Friday, April 18, 2014

My Debug Xbox is Dying...

Although I'm doing quite well these days, my debug Xbox is not.  Right now, it's currently suffering from an internal hardware issue that has been known to happen every so often to original Xboxes (mostly to the v1.0 and v1.1 models).  This is quite tragic, and highly disappointing.

What's wrong with it?  I came home from work one day, and upon walking into my apartment, I discovered that my debug Xbox was ON and Panzer Dragoon ORTA was playing because I had lazily left the disc in there.  Apparently, I had also forgot to turn off the TV, so I heard it as I was walking inside.  At first I was thinking someone else was in there, which shouldn't be because I live by myself, but nothing in my room was altered, so that wasn't the case.  Instinctively, I walk over to turn it off, and the power button wasn't working, nor was the eject button, IIRC.  So I ended up unplugging it, and off it went.  As a test, I plugged it back in, and not only did it turn back on, I heard a little spark as I put it in.  Strange, huh?

Baffled as to why this was happening, I made a post on assemblergames.com, and discovered that this was a problem that occasionally happens to original Xboxes.  My thread was especially sad, because they had never seen this happen to a debug Xbox before.  What typically causes this?  A number of issues can be the cause of this problem:

  • A corroded bus line connecting the power button.
  • A blown or leaked capacitor.
  • And another issue I forgot involving the board that the power button is on, IIRC.
I haven't determined which one it is yet, because I don't have my torx screw driver set handy.  Since I have no soldering experience whatsoever, I'll probably look into finding someone else who can fix the problem, assuming it comes to this.  But looking on the bright side, my debug Xbox has lived a full and blessed life and it helped me learn more about Xbox's inner workings, much of which for the good of emulation.  Of course, I'm not letting it die without a fight, because it's a privilege to own one of these, and chances are I will never find another one.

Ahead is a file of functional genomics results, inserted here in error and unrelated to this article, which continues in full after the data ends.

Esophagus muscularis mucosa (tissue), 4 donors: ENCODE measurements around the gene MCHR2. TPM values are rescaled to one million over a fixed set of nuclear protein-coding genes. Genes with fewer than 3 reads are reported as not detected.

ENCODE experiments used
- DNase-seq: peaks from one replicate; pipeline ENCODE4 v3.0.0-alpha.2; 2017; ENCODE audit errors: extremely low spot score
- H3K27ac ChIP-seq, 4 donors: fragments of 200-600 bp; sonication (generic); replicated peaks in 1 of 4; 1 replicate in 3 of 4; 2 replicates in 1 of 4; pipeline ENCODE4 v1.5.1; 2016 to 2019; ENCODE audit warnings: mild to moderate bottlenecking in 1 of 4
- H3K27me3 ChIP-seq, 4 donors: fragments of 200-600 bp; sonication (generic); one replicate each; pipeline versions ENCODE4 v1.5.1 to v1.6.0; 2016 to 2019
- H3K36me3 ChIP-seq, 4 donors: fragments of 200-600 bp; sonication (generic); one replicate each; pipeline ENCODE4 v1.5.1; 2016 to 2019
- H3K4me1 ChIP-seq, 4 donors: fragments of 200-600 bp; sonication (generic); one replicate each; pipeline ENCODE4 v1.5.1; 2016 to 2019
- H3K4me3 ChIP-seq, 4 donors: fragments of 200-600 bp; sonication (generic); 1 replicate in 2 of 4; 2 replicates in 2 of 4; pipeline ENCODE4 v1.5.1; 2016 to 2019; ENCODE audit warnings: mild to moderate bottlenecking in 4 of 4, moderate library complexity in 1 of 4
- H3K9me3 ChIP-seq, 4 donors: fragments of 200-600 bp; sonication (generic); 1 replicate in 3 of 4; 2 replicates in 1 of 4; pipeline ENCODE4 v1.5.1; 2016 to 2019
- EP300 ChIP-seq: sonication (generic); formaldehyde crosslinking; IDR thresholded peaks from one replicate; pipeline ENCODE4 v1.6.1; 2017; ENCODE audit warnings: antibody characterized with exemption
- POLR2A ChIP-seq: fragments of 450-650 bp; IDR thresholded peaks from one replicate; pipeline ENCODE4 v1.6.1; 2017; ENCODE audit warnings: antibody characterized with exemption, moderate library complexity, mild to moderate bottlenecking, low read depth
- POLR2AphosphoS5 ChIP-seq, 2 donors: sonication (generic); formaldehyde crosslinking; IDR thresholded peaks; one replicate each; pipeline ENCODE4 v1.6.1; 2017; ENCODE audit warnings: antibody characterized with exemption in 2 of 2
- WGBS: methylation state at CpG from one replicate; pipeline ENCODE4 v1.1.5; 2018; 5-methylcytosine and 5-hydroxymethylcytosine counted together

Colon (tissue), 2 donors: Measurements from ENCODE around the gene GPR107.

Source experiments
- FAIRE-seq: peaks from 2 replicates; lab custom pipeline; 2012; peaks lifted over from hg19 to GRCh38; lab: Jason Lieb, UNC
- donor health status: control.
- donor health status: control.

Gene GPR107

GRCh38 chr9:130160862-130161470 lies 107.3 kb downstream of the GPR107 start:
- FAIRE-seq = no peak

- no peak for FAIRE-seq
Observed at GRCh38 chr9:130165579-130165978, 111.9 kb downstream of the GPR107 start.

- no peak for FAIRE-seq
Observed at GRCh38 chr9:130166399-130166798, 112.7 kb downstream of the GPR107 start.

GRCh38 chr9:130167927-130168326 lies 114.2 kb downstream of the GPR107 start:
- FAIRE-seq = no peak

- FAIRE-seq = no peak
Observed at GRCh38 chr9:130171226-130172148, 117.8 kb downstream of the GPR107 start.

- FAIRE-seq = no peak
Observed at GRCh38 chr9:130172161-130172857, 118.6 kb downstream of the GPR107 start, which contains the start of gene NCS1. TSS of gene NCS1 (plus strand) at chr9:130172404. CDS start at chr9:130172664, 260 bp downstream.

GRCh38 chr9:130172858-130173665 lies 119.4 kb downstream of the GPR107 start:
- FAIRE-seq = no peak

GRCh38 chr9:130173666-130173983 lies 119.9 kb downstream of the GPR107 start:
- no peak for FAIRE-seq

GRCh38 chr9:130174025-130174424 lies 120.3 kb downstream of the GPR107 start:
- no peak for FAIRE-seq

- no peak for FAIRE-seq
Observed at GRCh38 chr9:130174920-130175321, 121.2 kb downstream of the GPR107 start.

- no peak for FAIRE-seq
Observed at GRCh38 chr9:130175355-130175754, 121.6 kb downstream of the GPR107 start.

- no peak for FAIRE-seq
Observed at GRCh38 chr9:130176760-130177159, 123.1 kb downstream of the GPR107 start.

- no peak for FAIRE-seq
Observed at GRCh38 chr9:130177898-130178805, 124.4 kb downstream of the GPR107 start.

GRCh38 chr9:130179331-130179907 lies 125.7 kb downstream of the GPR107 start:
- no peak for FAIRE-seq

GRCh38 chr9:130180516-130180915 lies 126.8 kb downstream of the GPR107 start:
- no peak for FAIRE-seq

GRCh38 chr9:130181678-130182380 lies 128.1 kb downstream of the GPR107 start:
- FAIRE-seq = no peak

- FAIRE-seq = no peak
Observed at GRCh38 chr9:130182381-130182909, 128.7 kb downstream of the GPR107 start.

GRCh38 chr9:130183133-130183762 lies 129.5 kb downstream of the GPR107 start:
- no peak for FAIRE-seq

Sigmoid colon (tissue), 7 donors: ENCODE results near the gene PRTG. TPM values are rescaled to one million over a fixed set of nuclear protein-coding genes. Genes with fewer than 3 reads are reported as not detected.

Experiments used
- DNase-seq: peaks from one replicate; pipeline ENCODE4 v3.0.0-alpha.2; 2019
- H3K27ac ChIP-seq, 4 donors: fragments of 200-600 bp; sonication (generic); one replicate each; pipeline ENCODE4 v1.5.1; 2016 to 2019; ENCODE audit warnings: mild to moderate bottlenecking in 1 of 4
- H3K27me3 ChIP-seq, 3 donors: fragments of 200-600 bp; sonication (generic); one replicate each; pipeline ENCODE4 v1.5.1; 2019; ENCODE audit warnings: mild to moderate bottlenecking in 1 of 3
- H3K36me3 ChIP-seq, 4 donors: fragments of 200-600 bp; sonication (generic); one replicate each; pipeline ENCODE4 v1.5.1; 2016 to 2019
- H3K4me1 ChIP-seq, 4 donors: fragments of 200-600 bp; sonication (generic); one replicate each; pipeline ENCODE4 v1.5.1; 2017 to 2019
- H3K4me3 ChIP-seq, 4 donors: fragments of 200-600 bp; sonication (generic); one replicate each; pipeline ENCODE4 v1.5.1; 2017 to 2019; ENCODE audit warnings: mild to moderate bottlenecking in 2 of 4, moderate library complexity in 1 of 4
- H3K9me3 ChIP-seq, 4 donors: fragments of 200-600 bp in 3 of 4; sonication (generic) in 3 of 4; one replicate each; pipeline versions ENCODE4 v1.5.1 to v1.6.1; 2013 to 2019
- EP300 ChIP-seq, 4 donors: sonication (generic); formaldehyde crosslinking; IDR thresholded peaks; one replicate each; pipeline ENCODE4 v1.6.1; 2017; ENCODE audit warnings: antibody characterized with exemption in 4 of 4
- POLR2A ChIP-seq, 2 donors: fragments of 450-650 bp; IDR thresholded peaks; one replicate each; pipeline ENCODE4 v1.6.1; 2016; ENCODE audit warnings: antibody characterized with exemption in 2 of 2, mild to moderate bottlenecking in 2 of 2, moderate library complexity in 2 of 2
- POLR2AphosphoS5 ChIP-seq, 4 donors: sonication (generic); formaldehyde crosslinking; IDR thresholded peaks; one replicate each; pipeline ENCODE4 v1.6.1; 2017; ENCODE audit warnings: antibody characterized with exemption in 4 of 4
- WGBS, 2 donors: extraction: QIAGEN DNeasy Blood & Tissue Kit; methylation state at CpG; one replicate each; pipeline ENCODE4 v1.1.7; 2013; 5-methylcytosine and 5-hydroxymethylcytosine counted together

And lastly, I just wanted to apologize for disappearing.  I didn't realize that it's been over a year since I've said anything.  Right now, I no longer have a healthy PC running 32-bit Windows to test on.  As of late, I've been primarily using a Mac to get my work done (don't worry, I'm not an Apple fanboy; although I like this OS, I only have a Macbook because I needed it).  I do have a working PC, but it's running x64, and x64 support still isn't too stable yet.  Frankly, I'd like to look into the issues with Virtua Cop 3 some more, and see if I can figure out why the JVS error is occurring.

Thanks for reading.

Shogun.

Sunday, March 31, 2013

More on Virtua Cop 3

Out of sheer curiosity, I wanted to see if I could at least get into the test menu for Virtua Cop 3.  Did I? Yup, I sure did.



Aside from the fact that it looks rather bad (it's because of a render target issue, causing the primary colour buffer not to be cleared properly AFAIK), it does work and I can change the settings and what not.  How did I do it?  I simply ran the vc3_t.xbe which takes you into the test mode.  That .xbe doesn't do much except pass along some parameters to tell Virtua Cop 3 to start in test mode.  Cxbx saves those parameters to disk as CxbxLaunchData.bin and loads it during the next call to GetLaunchData.  If VC3 doesn't find this data, then it will just try to load normally.  Trying to exit and resume normal loading will cause a crash unfortunately.  A call to RtlEnterCriticalSection that crashes when it calls EmuSwapFS is something I've never figured out how to fix as there are a handful of games that do this.

Still haven't worked out the problem with JVS not being recognized yet.  Just thought I'd share that since the Cxbx news front has been getting silent lately.

Shogun.

Virtua Cop 3 is starting to work.

Well, I spent my entire Saturday afternoon working on Cxbx for one request (now do you know how much I love you guys?) and finally got a result worth posting.

Okay, I have good news and bad news.  The good news is that it's finally confirmed that Cxbx is capable of emulating Sega Chihiro games.  Good thing, because it's a load off of my mind.  The mystery was killing me!  The bad news is that there are some parts of the JVS I/O board may have to be emulated in order for games to work.  Instead of emulating the JVS, I've been skipping and ignoring the port mapped I/O access functions as well as just creating stubs for the hijacked JVS functions.